Now that it’s clear the Republican Party will nominate a delusional, dishonest, disinforming, ethnocentric, egomaniacal billionaire with virtually no understanding of foreign or domestic policy to be president of the United States, the obvious question is who to blame. One might naturally assume that the obvious answer would be the people and the party that chose him. Conservative politicians and many members of the punditocracy, however, have other ideas. Like Trump voters, they’ve somehow picked the people they happened to hate in the first place.
When Donald Trump first began to dominate the Republican debates last fall, right-wing politicians pushed the same “blame” button they have hit reflexively just about every day since January 2009. “Let’s be honest,” Bobby Jindal explained to readers of The Wall Street Journal, “there would be no Donald Trump, dominating the political scene today if it were not for President Obama.” Writing on the Journal’s editorial page, neocon Bret Stephens agreed. “Donald Trump is Barack Obama squared,” he insisted, calling both men “epic narcissists who see themselves as singularly suited to redeem an America that is not only imperfect but fundamentally broken.”
As the Trump phenomenon grew and other GOP candidates’ prospects dimmed, a more complex explanation was required. As with global warming, gun control, evolutionary theory, and birth control, Trumpism was discovered to be part of a global media conspiracy. “He’s being treated with kid gloves by many in the media, in the hopes that he’s the nominee,” whined media darling Marco Rubio. “The media knows Donald can’t win the general, that Hillary would wallop him,” added Ted Cruz.
In far-right circles, to blame the media is by definition to blame liberals. But interestingly, this notion has appeal on the far left as well. In an article posted on The Intercept last week titled “The Culture That Created Donald Trump Was Liberal, Not Conservative,” Jim Lewis complained that NBC, Time, Random House, Condé Nast, and Andy Warhol’s acolytes created Trump. Possibly aware that no sensible list of liberals would ever look like the one above, Lewis further explained that it was “those coastal cultural gatekeepers—presumably mostly liberal—who first elevated” Trump. The word “presumably” sure does a lot of work there—to say nothing of the fact that Trump’s celebrity and his political career are quite obviously two separate phenomena. (Nobody’s nominating Kim Kardashian to be president, after all.)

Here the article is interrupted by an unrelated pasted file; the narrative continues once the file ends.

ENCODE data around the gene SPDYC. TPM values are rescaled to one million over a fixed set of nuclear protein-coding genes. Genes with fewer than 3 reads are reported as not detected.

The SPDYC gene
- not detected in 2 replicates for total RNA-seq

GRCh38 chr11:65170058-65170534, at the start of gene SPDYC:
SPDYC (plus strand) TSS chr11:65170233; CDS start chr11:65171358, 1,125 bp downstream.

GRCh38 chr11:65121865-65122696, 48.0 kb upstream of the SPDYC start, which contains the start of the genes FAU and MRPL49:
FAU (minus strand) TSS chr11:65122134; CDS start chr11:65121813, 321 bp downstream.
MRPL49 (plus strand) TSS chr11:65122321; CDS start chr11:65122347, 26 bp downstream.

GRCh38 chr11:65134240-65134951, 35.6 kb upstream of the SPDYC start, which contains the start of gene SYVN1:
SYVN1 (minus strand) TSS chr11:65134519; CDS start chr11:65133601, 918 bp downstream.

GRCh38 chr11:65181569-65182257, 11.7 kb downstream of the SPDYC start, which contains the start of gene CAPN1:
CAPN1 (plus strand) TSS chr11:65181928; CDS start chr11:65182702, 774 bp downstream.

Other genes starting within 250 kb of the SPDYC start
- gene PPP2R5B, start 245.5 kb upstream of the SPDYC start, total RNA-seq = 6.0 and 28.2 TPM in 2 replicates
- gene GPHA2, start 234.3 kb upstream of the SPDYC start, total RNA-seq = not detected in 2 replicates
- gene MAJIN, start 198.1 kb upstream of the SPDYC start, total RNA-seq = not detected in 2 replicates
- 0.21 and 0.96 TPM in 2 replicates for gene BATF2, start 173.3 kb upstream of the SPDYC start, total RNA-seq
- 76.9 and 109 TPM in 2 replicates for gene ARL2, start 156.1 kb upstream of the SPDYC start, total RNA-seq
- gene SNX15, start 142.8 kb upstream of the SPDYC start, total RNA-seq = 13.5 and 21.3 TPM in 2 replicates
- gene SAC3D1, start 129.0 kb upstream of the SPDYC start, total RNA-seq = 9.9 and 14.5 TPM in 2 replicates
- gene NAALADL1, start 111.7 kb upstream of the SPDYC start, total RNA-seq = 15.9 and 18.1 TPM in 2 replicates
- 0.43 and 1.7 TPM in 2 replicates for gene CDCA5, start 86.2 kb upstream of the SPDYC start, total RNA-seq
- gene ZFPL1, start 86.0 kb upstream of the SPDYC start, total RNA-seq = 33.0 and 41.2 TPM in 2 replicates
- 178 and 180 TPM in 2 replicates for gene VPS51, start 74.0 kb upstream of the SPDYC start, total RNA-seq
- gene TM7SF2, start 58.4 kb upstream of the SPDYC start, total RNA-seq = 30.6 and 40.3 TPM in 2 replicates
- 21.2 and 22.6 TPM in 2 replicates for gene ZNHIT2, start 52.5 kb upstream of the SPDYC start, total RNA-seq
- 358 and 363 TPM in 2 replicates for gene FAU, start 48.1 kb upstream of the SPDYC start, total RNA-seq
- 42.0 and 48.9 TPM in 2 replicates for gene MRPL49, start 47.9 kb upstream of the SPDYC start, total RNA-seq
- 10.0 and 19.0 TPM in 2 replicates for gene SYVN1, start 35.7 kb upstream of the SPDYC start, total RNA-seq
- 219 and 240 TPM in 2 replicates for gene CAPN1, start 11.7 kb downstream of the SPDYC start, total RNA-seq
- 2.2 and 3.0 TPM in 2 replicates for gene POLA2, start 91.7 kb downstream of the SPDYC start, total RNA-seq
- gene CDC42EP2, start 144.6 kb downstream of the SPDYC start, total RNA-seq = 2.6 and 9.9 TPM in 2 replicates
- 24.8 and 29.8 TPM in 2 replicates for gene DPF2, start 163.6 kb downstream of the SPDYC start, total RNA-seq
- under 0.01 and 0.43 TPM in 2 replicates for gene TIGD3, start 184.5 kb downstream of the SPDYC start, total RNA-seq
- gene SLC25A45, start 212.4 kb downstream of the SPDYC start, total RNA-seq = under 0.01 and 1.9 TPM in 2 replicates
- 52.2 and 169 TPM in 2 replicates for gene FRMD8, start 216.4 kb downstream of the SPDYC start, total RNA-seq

If talk of evil “coastal” elites inspires nostalgia for Andrew Sullivan, then you’re in luck. The writer who accused Gore voters in those areas of supporting treason after 9/11 is back, now in New York magazine, and he, too, has located the conspiracy at work to elect Trump (and thereby, he argues, to literally end the Republic). Like David Horowitz and Christopher Hitchens before him, Sullivan has managed to travel 180 degrees across the political spectrum while continuing to blame liberals for everything he doesn’t like. In this case, it takes him to the same place as the right-wing pundit S.E. Cupp (“Blame Liberals for the Rise of Trump”) and the conservative Naval War College political scientist Tom Nichols (“How the P.C. Police Propelled Donald Trump”), both of whom blame the tyranny of political correctness for Trump’s victory.